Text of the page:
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California’s FreeWire Technologies Ramps Up EV Charging Capacity

FreeWire Technologies Press Releases

The federal administration’s plan to transition more Americans to electric vehicles (EV)  includes a five-year, $5 billion program to improve the country’s EV charging network. The program, part of the $1 trillion infrastructure bill passed last year, aims to expand the number of available charging stations and improve the quality of those already in place. Much of the emphasis will be on rolling out more fast-charging stations, which significantly reduce the time it takes to power up EVs and is considered an essential element in making EVs more mainstream.

Among the companies that will play a major role in the transition is FreeWire Technologies, an Oakland, California, manufacturer of battery-integrated EV charging stations and power solutions. The company’s Boost Charger technology enables ultrafast EV charging at all locations, which frees consumers from the cost of using power directly from the electric grid.

Photo Courtesy FreeWire Technologies

FreeWire has deployed battery-integrated chargers with a wide range of customers, including Fortune 100 companies, commercial clients, vehicle fleets, retailers, and gas stations across the United States. It also has partnered with BP Pulse to deploy Boost Charger in the UK.

The company has its sights set on expanding even more rapidly after raising $125 million in financing from a lineup of investors that included BlackRock, the world’s biggest asset manager, as well as BP Ventures, Riverstone Holdings, Octave Ventures, Gly Capital Management, Blue Bear Capital, and Daishin Private Equity.

The financing round was announced in late April. Proceeds will be used to support FreeWire’s growth plans, which include accelerating commercial deployments of its charging technology and ramping up manufacturing capacity to meet growing demand in the U.S., UK, Canada, Japan, Australia and New Zealand.

“BlackRock’s investment in FreeWire Technologies underscores our confidence in the company’s innovative product suite and its ability to accelerate EV adoption while mitigating the strain on the electric grid,” Steven Karpel, Blackrock’s managing director of fundamental fixed income, said in a press release.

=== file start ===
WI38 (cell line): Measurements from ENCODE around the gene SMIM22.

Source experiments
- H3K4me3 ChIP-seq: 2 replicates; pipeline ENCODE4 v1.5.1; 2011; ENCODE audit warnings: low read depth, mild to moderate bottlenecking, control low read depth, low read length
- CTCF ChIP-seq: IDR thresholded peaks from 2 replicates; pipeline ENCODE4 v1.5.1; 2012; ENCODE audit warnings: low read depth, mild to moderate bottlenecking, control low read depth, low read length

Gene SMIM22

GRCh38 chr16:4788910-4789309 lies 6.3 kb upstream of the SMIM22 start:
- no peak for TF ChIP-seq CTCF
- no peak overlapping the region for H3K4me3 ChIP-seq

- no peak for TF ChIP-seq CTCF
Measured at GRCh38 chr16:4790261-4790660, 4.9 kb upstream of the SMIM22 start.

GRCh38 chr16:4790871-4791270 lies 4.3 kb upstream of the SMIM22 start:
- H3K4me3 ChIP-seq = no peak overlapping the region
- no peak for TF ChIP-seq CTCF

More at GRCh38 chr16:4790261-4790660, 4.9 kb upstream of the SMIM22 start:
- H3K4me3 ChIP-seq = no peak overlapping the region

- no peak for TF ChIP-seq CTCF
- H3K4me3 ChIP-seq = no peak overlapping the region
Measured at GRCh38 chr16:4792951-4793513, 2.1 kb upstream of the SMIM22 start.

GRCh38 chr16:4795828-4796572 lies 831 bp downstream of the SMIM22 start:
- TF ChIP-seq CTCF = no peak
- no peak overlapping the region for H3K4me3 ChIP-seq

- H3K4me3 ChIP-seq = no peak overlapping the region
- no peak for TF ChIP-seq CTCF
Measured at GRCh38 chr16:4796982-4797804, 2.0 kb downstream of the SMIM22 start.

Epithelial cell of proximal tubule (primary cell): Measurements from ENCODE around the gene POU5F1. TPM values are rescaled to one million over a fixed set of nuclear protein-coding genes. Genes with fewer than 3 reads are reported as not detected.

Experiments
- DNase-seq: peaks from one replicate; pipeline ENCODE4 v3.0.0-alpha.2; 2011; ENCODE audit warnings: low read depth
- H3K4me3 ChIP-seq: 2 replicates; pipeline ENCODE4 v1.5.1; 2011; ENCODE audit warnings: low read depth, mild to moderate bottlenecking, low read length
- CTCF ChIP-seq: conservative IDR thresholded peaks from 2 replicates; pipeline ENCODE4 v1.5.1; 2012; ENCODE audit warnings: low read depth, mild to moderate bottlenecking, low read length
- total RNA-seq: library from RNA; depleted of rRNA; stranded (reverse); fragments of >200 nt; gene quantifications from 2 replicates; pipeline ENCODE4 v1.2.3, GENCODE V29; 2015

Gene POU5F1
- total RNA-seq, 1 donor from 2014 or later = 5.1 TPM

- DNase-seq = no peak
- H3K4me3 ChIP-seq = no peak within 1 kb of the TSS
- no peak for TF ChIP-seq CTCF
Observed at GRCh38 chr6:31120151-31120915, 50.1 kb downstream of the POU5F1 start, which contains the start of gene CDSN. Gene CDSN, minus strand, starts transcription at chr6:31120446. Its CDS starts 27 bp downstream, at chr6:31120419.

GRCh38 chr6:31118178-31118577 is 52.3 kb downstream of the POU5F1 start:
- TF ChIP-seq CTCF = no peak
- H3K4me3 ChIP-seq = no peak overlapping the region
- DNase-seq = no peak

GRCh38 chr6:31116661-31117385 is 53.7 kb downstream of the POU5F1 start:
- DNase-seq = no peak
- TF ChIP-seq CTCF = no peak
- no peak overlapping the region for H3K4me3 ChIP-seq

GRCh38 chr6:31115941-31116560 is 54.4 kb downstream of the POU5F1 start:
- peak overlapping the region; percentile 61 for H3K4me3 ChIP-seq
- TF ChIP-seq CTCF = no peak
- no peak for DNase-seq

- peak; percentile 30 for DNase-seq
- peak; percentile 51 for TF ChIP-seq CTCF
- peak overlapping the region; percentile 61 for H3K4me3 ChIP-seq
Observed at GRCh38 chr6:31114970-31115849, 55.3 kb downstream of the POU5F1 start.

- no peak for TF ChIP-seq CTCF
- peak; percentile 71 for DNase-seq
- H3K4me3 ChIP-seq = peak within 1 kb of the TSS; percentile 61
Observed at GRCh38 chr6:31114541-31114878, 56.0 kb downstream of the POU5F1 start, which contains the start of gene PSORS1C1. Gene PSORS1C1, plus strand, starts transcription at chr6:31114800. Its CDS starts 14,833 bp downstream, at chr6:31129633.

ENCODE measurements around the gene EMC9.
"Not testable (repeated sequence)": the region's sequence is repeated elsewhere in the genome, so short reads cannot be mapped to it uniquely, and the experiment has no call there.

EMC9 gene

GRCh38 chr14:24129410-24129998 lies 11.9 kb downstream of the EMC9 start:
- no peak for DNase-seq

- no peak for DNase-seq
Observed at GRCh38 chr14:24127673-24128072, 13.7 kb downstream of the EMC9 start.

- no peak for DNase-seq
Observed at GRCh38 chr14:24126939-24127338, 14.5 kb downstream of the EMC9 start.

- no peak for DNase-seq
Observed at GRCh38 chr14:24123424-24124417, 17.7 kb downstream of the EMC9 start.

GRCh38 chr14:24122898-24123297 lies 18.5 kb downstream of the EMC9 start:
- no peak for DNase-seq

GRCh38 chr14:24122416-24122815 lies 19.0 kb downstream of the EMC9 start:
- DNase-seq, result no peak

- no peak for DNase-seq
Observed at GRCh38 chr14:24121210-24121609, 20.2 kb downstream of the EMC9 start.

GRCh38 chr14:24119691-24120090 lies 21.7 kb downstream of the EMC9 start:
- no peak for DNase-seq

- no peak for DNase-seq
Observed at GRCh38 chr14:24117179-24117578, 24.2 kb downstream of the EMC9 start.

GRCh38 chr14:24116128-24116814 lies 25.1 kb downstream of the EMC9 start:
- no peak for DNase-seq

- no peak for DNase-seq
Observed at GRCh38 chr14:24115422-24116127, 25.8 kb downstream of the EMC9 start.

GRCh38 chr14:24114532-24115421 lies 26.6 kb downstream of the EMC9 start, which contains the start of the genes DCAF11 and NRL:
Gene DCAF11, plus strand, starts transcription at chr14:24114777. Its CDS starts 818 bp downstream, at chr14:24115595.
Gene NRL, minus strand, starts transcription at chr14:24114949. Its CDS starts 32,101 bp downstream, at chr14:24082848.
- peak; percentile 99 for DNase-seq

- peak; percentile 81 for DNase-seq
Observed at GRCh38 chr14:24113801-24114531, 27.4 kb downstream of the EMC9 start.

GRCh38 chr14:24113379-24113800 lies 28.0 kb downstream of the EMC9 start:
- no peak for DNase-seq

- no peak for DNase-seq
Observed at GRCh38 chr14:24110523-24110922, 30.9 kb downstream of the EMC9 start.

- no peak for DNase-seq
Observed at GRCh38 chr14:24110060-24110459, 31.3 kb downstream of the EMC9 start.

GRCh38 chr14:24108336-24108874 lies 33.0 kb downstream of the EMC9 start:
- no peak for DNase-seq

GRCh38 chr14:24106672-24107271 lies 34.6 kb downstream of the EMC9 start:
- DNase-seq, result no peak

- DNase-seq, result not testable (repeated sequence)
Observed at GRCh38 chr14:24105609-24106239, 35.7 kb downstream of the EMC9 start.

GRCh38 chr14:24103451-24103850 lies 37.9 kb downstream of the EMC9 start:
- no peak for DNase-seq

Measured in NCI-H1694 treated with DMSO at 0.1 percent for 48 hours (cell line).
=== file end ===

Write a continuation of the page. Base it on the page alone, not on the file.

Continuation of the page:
According to the Wall Street Journal, the new financing values FreeWire at about $525 million. Since its founding eight years ago, it has raised about $225 million. After launching its commercial products, it has installed or shipped more than 300 battery-integrated chargers worldwide. FreeWire aims to have 5,000 deployed by 2025.

Among its plans in 2022 is to roll out a product called AMP Pro, an asset management platform that builds on the company’s current AMP technology. FreeWire’s AMP tools enable more control over the Boost Charger’s power requirements, including managing consumption, controlling costs, and minimizing risk by scheduling charges when electric rates are at their lowest.

Next year, FreeWire plans to launch “Charging as a Service” as part of its longer-term objective to offer a turnkey retail energy service in which it owns, manages, and optimizes a customer’s utility meter and bill.

Photo Courtesy FreeWire Technologies Press Releases 

One of FreeWire’s other goals is to help overcome what it sees as the most significant barrier to mass EV adoption: the electric grid. As FreeWire Founder and CEO Arcady Sosinov puts it, the grid “simply can’t meet the power demand” required for ultrafast charging in a way that can sustainably and cost-effectively electrify the transportation system.

“FreeWire’s fully-integrated Boost Charger breaks down this barrier by combining battery technology, power conversion technology, and software to enable utilities, retailers, fleets, and site-owners across the U.S. to scale up ultrafast EV charging quickly without requiring expensive and time-consuming utility upgrades,” Sosinov said in a press release. “In addition to lowering total operating costs, FreeWire’s integrated battery enables distributed energy services that would otherwise not have existed.”

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